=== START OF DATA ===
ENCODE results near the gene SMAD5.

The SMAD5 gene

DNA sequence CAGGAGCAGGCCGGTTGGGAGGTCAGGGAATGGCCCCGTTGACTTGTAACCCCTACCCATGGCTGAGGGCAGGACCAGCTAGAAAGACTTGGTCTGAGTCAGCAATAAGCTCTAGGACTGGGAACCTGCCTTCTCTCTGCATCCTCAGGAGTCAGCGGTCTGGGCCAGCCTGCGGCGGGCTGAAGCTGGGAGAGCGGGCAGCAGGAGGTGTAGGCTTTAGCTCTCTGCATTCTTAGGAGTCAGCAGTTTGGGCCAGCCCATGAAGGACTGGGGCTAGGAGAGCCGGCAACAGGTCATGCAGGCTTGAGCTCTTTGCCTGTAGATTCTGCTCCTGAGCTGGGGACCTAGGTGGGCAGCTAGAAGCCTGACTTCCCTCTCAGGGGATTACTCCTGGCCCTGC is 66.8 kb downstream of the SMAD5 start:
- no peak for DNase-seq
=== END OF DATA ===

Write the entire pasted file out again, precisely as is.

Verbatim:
ENCODE results near the gene SMAD5.

The SMAD5 gene

DNA sequence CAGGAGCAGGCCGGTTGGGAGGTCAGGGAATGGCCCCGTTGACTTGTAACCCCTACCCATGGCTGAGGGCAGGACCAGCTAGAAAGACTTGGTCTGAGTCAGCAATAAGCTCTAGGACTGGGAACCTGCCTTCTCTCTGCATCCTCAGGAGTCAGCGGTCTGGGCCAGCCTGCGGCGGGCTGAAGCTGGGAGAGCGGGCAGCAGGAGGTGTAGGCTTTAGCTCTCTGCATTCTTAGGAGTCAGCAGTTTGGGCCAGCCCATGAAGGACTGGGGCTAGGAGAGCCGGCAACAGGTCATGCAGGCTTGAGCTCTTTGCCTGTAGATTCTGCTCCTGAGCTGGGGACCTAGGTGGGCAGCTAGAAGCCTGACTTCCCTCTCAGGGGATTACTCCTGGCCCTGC is 66.8 kb downstream of the SMAD5 start:
- no peak for DNase-seq